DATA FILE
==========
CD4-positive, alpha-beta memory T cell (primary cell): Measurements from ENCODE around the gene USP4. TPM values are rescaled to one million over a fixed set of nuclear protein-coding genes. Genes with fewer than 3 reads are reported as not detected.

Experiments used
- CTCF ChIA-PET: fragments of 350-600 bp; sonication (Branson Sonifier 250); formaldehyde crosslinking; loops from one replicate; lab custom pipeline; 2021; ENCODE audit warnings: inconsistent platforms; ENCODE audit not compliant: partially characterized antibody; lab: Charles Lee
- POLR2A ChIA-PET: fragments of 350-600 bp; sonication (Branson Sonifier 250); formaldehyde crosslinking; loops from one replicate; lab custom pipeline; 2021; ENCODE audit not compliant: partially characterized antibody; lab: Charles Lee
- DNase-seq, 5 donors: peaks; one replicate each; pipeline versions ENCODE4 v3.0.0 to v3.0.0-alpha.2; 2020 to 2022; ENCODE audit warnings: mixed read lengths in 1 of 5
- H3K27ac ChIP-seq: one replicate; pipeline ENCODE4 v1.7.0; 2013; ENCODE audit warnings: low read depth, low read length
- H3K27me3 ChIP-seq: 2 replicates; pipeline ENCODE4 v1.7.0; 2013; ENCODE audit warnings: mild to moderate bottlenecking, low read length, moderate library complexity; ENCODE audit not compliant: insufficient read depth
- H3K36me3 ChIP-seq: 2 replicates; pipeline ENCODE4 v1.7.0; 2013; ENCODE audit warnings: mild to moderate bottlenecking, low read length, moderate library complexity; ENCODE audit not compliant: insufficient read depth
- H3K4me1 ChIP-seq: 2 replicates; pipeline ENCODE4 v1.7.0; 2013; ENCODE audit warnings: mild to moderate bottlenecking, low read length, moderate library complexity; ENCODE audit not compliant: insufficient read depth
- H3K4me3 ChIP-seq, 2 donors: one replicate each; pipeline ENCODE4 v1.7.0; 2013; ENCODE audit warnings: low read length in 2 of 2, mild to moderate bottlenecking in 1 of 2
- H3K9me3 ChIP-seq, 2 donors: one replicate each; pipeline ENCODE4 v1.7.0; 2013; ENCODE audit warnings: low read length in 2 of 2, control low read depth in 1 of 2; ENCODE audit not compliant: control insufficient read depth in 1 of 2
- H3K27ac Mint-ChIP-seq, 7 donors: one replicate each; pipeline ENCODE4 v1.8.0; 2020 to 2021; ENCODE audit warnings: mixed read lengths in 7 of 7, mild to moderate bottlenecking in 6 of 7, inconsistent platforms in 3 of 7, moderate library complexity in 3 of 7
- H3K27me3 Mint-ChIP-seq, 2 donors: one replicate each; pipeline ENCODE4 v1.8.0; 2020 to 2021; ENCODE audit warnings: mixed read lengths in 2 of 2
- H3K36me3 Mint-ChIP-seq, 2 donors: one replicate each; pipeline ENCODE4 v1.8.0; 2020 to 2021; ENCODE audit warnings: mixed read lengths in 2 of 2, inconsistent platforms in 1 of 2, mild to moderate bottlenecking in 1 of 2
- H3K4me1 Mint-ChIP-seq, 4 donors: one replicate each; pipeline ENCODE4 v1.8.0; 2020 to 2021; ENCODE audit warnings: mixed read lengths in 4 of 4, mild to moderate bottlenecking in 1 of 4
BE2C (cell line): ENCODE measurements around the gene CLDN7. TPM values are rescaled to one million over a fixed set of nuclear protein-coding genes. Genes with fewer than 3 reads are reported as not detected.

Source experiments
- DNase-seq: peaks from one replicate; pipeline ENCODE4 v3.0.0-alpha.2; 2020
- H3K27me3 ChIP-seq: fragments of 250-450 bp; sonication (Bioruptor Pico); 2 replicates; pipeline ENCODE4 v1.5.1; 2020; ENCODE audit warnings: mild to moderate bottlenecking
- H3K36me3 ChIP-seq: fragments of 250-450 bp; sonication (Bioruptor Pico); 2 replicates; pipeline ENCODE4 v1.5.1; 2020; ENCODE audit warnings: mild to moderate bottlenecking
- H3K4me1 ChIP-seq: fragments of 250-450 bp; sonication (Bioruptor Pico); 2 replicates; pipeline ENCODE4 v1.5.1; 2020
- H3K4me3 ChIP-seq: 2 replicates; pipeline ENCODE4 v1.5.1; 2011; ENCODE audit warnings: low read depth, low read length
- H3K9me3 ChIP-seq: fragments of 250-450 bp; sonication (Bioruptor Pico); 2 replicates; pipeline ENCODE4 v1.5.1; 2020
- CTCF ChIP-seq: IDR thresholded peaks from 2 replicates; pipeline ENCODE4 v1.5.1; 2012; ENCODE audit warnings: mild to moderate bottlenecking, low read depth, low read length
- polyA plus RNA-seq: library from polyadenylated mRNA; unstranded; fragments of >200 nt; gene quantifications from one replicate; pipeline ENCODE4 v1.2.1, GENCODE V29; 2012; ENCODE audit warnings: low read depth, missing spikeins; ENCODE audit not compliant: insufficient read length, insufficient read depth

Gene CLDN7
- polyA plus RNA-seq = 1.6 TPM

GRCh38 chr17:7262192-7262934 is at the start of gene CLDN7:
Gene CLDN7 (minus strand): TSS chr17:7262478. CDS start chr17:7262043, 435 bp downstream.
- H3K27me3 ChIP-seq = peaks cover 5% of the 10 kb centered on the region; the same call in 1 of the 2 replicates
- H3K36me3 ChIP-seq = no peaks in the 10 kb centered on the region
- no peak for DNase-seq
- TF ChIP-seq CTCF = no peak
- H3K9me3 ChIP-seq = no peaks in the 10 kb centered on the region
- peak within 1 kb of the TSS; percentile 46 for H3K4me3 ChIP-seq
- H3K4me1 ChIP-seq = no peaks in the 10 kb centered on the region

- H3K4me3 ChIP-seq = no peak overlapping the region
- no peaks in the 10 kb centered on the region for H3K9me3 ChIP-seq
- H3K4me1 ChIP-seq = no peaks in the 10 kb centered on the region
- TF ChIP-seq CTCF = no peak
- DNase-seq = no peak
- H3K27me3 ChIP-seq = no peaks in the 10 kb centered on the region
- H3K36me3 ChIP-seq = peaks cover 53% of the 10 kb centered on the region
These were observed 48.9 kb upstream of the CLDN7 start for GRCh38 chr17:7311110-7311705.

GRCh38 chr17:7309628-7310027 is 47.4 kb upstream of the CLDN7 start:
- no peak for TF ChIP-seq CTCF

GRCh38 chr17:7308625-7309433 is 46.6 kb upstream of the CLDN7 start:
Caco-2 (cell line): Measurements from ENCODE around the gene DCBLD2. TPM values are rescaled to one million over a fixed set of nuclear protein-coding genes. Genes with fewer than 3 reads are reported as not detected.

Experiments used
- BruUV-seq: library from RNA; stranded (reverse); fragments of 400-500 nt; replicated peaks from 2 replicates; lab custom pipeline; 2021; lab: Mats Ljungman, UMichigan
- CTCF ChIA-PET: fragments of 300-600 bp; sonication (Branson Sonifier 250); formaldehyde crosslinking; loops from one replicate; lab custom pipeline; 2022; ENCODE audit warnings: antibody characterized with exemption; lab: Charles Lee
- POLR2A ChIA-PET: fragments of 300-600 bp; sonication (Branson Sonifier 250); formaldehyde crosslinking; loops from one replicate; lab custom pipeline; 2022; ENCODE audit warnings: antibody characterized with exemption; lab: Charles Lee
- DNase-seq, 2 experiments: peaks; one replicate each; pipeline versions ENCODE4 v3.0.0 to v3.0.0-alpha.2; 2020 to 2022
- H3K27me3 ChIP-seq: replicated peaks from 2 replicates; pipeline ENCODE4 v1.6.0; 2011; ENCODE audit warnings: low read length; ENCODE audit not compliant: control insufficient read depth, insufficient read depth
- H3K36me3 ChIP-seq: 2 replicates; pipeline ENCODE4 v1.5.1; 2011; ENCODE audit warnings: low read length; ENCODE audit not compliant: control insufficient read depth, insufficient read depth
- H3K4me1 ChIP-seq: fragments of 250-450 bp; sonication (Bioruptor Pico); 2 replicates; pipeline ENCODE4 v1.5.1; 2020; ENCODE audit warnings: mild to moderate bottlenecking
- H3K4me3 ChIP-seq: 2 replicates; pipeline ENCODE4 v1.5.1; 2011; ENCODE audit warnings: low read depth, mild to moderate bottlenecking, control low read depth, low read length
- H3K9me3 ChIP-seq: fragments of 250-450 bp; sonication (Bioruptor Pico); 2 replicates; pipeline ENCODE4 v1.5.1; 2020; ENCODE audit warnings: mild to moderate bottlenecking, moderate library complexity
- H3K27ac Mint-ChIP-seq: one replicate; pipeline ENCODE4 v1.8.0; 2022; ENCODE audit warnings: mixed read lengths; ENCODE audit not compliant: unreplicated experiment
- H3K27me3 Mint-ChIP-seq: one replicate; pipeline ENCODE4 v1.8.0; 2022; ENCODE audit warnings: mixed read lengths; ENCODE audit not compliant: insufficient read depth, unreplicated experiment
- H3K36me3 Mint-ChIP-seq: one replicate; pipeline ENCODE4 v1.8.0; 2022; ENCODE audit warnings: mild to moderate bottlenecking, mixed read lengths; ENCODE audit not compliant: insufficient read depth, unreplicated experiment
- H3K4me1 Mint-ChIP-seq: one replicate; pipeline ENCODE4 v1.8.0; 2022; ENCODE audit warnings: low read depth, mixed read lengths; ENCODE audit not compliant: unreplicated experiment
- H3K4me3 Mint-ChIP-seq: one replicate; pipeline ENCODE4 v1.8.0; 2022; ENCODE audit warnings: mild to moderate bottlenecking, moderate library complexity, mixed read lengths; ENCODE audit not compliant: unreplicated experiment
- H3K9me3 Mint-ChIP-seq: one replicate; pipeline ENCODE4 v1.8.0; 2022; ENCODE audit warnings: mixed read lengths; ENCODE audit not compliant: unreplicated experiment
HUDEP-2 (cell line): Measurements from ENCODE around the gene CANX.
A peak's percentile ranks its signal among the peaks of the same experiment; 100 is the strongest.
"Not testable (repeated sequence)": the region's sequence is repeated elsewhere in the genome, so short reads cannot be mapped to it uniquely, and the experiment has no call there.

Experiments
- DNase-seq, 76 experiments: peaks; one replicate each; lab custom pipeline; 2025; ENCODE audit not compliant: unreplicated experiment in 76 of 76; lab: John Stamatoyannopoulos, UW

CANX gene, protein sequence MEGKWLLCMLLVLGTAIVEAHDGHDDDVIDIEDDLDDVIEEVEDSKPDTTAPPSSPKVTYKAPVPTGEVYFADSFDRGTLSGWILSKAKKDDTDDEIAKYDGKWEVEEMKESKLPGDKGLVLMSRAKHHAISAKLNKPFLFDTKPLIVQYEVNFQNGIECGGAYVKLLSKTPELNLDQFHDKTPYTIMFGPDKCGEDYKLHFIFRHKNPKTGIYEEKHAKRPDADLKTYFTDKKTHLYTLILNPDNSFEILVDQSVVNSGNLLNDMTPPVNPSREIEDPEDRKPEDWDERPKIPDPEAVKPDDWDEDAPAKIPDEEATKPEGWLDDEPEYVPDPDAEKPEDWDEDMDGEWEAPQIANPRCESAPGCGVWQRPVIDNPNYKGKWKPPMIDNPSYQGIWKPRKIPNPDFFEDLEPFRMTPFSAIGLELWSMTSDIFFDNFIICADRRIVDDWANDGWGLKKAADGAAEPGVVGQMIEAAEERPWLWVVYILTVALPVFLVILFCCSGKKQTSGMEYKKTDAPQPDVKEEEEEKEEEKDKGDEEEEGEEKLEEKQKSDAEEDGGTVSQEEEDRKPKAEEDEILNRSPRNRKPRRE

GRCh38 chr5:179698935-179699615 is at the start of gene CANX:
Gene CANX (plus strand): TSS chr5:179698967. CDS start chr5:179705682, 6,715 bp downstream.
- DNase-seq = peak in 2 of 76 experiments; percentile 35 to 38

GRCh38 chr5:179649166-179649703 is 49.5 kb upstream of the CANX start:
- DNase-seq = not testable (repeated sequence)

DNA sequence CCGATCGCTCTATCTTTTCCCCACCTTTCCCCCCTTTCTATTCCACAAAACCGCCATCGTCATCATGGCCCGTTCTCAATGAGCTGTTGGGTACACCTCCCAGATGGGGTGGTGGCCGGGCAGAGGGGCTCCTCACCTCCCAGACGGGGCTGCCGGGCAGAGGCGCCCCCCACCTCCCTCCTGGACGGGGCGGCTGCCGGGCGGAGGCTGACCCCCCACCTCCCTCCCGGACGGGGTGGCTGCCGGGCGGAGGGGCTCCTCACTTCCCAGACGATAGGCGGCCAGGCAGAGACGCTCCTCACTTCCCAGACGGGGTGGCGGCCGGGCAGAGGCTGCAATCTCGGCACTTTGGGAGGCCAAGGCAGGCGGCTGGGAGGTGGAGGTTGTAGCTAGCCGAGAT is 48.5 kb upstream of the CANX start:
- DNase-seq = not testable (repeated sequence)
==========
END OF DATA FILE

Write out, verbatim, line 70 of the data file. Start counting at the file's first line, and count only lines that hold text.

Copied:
CANX gene, protein sequence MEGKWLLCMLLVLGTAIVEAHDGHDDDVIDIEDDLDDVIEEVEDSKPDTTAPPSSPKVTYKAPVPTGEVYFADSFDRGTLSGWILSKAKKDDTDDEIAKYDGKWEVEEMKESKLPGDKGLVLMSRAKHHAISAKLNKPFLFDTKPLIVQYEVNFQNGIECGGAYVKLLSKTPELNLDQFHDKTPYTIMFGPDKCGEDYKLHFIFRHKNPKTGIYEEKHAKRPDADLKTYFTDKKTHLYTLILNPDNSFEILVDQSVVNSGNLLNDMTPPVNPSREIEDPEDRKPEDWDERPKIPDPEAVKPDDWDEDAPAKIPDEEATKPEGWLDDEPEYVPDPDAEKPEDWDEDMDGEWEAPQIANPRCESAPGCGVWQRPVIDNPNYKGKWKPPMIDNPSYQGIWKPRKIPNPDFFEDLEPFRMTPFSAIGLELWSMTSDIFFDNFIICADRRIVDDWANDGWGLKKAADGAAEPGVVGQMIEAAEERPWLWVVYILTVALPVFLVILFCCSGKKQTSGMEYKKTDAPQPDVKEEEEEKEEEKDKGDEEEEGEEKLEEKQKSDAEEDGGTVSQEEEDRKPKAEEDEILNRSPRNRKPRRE